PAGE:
Hobby Lobby Will Return Stolen Gilgamesh Dream Tablet From 1600 B.C. To Iraq

Published May 19, 2020

Hundreds of thousands of artifacts have been looted from archaeological sites in Iraq and sold on the black market since the early 1990s.

Gilgamesh Dream Tablet

U.S. District Court Eastern District of NYThe Gilgamesh Dream Tablet in question is only one of 12 inscribed with the tale. This fragment contained a portion of the epic poem in which the protagonist describes his dreams to his mother.

In 2014, arts and crafts chain Hobby Lobby spent $1.6 million at an auction to purchase an ancient tablet inscribed with part of the Epic of Gilgamesh. Federal officials have since found the auction house lied about the tablet’s origins and that it was smuggled out of Iraq.

According to NY Post, Brooklyn U.S. Attorney Richard Donoghue’s office has now filed a civil action to return the $1.6 million tablet to the Iraqi government, where it belongs.

According to NBC News, the forfeiture of the tablet, known as the Gilgamesh Dream Tablet, was announced on Monday. Considered by many to bear the oldest work of literature in recorded history, the artifact was on display at Hobby Lobby’s Washington D.C. Museum of the Bible.

Federal prosecutors in the Eastern District of New York discovered that the tablet was one of thousands of artifacts looted and smuggled from Iraq that Hobby Lobby illegally bought. Hobby Lobby president Steve Green — chairman of the museum — was fined $3 million in July 2017.

Later that same year, the company opened the $500 million Museum of the Bible. In September 2019, federal agents seized the ancient tablet, and now it seems to be finally heading back to Iraq.

Hobby Lobby Store Front

Wikimedia CommonsHobby Lobby president Steve Green was fined $3 million in 2017 after federal prosecutors discovered the company had illegally acquired the artifact.

The clay tablet dates back to 1600 B.C. and bears in cuneiform a section of the Gilgamesh epic in which the hero describes his dreams to his mother. The court documents filed on Monday explained that this is one of only 12 such tablets inscribed with the Gilgamesh tale, and was found in the Assyrian ruins of Iraq in 1853.

The documents state Hobby Lobby purchased the artifact from an unidentified auction house that claimed the tablet was purchased in San Francisco “well before” 1981. According to The New York Times, however, it was actually bought from a mysterious antiquities dealer in London in 2003.

The unidentified individual purportedly acquired the invaluable artifact from the family of the former head of the Jordanian Antiquities Association. A lawsuit revealed that this particular official, Ghassan Rihani, sold countless items looted by Iraqi soldiers during the 1991 occupation of Kuwait.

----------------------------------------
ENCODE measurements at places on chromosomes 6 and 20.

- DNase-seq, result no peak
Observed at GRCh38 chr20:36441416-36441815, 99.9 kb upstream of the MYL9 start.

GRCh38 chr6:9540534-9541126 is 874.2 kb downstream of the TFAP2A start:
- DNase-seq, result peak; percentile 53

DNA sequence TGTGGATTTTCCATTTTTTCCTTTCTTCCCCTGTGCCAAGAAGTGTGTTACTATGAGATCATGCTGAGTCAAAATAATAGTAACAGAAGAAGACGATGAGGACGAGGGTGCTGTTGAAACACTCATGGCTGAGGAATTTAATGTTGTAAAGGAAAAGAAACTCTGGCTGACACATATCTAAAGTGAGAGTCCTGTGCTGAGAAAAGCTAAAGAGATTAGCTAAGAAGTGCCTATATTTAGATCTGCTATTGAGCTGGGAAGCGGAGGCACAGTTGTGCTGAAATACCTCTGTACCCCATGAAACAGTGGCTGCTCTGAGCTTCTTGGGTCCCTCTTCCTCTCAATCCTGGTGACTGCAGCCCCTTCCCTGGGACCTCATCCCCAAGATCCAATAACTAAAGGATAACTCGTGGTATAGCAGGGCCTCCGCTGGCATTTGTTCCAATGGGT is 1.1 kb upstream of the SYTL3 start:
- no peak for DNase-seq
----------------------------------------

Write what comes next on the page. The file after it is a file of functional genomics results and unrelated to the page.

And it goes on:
In 2007, the tablet was sold to another buyer for $50,000 and given a forged provenance letter alleging it had been legitimately obtained at an auction house in 1981. This was, conveniently, a year preceding laws restricting the importation of artifacts from Iraq.

A Fox News interview with Steve Green announcing the opening of the Museum of the Bible.

“Whenever looted cultural property is found in this country, the United States government will do all it can to preserve heritage by returning such artifacts where they belong,” said Donoghue in a statement.

“In this case, a major auction house failed to meet its obligations by minimizing its concerns that the provenance of an important Iraqi artifact was fabricated, and withheld from the buyer information that undermined the provenance’s reliability.”

Three years after Hobby Lobby Stores purchased the item for $1.6 million in 2014, a museum curator contacted the auction house with some questions about the item’s origins. The auction house withheld the provenance letter, aware it wouldn’t pass “scrutiny in a public auction.”

Green called the purchase a “regrettable” mistake, following the $3 million settlement in 2017, and said Hobby Lobby should’ve “exercised more oversight and carefully questioned how the acquisitions were handled.”

A 2018 press conference by U.S. Immigration and Customs Enforcement announcing the return of 3,800 artifacts purchased by Hobby Lobby.

Meanwhile, a spokeswoman for the museum claimed it supported the Department of Homeland Security’s efforts at returning the tablet to Iraq.

“The museum, before displaying the item, informed the Embassy of Iraq on Nov. 13, 2017, that it had the item in its possession but extensive research would be required to establish provenance.”

Curiously, the Gilgamesh Dream Tablet isn’t the only historically, culturally, and financially valuable artifact the Hobby Lobby illegally obtained. Green’s statement in March revealed that the museum had identified 5,000 papyrus fragments and 6,500 clay artifacts lacking provenance.

The theft of priceless artifacts from a nation embattled by foreign invaders is sadly just a microcosm of the issue. Officials clarified that hundreds of thousands of items have been looted from archaeological sites across Iraq and smuggled and sold on the black market since the Gulf War.

In a small, rightful victory, according to Green’s statement, the 11,500 artifacts lacking sufficient provenance will soon be returned to Egypt and Iraq.


After learning about federal officials announcing the ancient Gilgamesh Dream Tablet will be returned to the Iraqi government after being illegally purchased by Hobby Lobby, read about the U.S. receiving millions of dollars’ worth of stolen artifacts from the Middle East in 2016. Then, learn about the family of Miss Iraq fleeing the country after the daughter’s selfie with Miss Israel.

Marco Margaritoff
Marco Margaritoff is a Staff Writer at All That Is Interesting.